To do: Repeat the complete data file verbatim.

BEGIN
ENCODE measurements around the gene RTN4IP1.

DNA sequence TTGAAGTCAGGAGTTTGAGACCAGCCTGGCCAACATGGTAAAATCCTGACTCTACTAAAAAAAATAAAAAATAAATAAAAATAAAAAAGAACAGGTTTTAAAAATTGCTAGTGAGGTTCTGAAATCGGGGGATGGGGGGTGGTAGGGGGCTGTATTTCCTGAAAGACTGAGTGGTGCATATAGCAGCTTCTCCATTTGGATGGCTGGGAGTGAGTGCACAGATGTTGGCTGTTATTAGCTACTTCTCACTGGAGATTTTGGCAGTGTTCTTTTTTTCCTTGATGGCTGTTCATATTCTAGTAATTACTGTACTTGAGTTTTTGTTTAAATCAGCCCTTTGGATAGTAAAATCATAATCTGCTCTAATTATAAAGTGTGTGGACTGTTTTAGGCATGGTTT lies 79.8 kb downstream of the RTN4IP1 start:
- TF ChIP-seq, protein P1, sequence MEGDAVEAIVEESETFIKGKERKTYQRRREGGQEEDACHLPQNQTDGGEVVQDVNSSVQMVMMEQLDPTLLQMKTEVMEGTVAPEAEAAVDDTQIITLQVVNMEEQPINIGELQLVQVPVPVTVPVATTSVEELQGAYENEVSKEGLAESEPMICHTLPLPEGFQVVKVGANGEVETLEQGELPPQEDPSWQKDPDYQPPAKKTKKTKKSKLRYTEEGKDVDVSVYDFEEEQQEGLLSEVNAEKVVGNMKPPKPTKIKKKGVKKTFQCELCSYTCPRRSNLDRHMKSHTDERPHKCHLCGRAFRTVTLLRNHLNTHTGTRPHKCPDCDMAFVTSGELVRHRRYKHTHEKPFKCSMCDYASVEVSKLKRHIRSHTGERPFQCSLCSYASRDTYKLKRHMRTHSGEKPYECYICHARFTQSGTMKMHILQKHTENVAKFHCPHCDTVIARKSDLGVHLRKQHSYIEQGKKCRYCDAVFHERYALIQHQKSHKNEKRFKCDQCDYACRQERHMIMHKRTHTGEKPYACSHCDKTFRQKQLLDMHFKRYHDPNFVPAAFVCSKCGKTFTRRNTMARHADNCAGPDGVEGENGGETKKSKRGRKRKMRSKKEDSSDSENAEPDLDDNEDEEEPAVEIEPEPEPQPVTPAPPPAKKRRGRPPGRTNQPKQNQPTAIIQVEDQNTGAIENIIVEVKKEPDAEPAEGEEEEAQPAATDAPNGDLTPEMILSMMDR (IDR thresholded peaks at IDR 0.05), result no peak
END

ENCODE measurements around the gene RTN4IP1.

DNA sequence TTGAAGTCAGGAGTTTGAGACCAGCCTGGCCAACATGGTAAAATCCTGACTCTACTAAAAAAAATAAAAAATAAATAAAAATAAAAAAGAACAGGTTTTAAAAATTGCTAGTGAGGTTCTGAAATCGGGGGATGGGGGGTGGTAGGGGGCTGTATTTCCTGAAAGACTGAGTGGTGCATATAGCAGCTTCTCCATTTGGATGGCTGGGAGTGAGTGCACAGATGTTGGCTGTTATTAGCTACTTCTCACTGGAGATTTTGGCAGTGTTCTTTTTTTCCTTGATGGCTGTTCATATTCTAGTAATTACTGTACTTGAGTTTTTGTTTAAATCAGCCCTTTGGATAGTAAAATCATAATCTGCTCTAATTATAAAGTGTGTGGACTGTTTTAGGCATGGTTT lies 79.8 kb downstream of the RTN4IP1 start:
- TF ChIP-seq, protein P1, sequence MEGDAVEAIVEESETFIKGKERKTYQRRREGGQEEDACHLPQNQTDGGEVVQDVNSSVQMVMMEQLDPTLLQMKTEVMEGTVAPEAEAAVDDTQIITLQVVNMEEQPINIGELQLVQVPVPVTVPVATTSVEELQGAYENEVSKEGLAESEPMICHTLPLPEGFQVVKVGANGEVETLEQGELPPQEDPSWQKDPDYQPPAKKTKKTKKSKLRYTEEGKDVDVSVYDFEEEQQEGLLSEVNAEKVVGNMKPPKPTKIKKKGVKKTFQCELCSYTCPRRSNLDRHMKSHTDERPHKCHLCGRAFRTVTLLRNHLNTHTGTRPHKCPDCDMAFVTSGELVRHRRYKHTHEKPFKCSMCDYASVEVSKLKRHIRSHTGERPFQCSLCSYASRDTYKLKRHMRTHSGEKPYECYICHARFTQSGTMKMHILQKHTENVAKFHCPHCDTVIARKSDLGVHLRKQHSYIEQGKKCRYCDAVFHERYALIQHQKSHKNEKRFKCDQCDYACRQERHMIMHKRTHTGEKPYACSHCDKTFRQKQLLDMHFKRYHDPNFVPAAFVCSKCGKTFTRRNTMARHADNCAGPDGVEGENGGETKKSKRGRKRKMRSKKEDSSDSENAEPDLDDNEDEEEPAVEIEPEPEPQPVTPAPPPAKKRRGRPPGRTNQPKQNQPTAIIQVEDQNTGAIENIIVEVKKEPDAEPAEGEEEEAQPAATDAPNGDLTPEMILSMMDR (IDR thresholded peaks at IDR 0.05), result no peak